The news has been buzzing lately with consumer anger about GMO labeling, and many people are slamming it as a deceptive scam that tricks people into eating potentially unsafe “frankenfoods.” Though the production of genetically modified food is a widely debated issue, the labeling of GMO products is broadly agreed upon – over 90% of Americans agree that genetically modified foods should be identified as such.
Legislation calling for GMO labeling was shot down in Connecticut this month when food producers threatened lawsuits. A similar bill failed in Vermont in April, and fifteen more states are considering GMO labeling legislation soon. Will Big Food get the better of all of them?
The History Behind the GMO Labeling Scam
To a large extent, humans have been genetically altering species for thousands of years – everything from the wheat you eat to the Golden Retriever you pet was created by selectively breeding for certain desired traits.
Yet genetic engineering as we know it today – directly manipulating the genetic material of an organism by adding foreign or synthetic DNA – dates back to just 1986 when tobacco plants were first altered to be resistant to herbicides. Within a few years, the use of genetically modified plants became ubiquitous.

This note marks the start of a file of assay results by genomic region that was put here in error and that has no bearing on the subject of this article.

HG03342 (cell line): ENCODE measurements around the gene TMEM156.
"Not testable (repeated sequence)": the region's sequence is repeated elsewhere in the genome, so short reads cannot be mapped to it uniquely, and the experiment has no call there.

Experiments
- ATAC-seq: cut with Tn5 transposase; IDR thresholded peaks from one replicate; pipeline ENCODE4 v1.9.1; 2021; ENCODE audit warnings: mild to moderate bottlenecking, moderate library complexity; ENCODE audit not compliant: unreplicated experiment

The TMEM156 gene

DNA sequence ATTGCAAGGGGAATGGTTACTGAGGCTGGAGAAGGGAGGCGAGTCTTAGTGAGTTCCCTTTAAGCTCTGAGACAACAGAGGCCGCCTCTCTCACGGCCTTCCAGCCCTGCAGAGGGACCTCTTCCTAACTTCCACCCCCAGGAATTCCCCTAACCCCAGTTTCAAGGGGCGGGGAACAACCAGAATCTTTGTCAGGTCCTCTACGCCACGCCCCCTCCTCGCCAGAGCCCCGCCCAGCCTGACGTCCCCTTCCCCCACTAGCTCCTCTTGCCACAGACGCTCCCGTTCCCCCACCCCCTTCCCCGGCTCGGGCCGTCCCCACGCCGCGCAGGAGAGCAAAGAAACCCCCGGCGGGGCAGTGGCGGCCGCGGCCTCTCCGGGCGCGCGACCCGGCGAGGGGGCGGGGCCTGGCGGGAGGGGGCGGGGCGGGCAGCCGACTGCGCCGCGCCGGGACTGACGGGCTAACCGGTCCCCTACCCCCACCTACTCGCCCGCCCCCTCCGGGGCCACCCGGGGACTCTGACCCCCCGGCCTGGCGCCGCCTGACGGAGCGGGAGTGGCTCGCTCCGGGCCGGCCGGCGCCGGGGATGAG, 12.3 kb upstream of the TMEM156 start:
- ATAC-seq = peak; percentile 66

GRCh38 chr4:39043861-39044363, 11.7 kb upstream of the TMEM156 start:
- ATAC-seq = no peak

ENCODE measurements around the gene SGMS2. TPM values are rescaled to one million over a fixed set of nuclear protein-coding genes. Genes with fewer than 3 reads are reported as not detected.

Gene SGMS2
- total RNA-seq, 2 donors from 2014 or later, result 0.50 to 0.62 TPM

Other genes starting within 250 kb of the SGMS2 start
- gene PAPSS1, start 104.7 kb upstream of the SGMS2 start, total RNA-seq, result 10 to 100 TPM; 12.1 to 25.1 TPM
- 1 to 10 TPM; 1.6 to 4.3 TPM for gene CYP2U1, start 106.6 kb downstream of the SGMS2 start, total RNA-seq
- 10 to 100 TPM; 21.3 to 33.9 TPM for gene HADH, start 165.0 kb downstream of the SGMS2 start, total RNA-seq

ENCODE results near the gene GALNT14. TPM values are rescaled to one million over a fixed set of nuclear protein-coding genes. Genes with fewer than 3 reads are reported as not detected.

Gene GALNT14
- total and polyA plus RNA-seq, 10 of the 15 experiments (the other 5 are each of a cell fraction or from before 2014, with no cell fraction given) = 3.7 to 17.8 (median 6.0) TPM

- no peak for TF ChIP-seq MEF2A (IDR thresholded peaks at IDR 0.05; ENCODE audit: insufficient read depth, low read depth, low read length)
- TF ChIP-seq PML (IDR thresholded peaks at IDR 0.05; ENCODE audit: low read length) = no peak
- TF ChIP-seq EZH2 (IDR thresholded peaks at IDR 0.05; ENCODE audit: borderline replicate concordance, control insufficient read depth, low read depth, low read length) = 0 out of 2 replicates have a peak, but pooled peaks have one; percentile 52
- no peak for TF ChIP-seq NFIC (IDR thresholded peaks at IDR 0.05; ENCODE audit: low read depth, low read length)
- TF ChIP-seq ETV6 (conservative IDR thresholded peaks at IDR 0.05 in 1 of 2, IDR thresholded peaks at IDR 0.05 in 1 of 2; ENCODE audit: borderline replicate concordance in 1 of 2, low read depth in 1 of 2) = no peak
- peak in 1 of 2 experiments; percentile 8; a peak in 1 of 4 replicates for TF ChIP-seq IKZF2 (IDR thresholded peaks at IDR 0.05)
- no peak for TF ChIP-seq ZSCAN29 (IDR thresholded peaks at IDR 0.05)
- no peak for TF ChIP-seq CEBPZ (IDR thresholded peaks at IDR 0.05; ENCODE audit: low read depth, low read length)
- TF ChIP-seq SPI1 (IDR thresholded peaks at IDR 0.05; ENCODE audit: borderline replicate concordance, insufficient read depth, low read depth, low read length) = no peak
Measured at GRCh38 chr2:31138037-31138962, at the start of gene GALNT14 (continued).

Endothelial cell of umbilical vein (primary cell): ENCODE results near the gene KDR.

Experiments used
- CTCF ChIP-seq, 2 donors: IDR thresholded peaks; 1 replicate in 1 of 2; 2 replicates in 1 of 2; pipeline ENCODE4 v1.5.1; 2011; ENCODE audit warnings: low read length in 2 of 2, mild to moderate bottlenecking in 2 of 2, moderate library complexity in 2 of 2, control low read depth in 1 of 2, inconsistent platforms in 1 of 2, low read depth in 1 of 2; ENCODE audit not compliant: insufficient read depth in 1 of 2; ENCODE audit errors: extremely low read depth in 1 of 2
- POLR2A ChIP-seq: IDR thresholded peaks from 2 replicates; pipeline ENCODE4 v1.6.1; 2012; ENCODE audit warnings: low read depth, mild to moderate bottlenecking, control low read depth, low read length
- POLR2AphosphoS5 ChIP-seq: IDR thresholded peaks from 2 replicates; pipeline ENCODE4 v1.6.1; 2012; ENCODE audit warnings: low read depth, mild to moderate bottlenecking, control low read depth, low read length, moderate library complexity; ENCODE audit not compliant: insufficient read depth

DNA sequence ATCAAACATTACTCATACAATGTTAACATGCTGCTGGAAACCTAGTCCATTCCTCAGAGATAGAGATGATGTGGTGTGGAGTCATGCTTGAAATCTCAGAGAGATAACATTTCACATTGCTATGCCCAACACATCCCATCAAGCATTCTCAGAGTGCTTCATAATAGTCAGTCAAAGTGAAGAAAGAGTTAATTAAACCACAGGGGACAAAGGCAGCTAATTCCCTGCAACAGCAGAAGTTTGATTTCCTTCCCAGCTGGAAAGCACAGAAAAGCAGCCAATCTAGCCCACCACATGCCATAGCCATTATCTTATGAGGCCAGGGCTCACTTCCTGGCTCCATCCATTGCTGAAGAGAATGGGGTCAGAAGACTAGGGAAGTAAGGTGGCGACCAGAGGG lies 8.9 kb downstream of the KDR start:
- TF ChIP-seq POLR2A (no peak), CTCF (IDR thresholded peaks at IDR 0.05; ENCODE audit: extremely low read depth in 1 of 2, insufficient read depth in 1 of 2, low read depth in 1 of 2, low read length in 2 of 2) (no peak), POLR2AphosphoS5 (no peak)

In 1992, then Vice President Dan Quayle announced that genetic engineering was “substantially equivalent” to regular plant breeding and thus required no new regulation. Most controversially, this meant that food crops could be freely manipulated in a lab without any safety testing or labeling.
Growing Demand for Labeling Legislation
From the start, many scientists and government officials slammed this policy as shady at best and downright corrupt at worst. FDA compliance officer Dr. Linda Kahl wrote that the ruling was "... trying to fit a square peg into a round hole... [by] trying to force an ultimate conclusion that there is no difference between foods modified by genetic engineering and foods modified by traditional breeding practices."
Nowadays, almost all of the processed foods in the United States contain GMOs. Though it’s still unclear if GMOs actually pose any real health risks, a growing movement of constituents condemn American policies as intentionally fraudulent and are demanding the labeling (if not elimination) of genetically modified foods.
Yet lawmakers’ efforts to meet the demands of voters are lost in the deep pockets of companies like Monsanto, for which GMOs are bread and butter.
America is one of the only developed nations that has no legislation requiring GMO labeling. The entire European Union, China, Japan, Brazil, Australia, and Russia are amongst the 50 nations that include GMO information on packaging – effectively giving their populations the choice to consume or avoid GMOs as they see fit. Why can’t Americans be allowed to make that same decision for themselves? We have the right to know what’s in our food.
What You Can Do About the GMO Labeling Scam
The good news is that Americans are making their demands known. Sites like Just Label It and Label GMOs are spreading awareness about the scam and collecting signatures to support GMO labeling legislation. The response from the public is overwhelmingly positive, and Big Food can’t ignore 90% of the population forever!
Get in on the action and tell the FDA what you think about GMO labeling!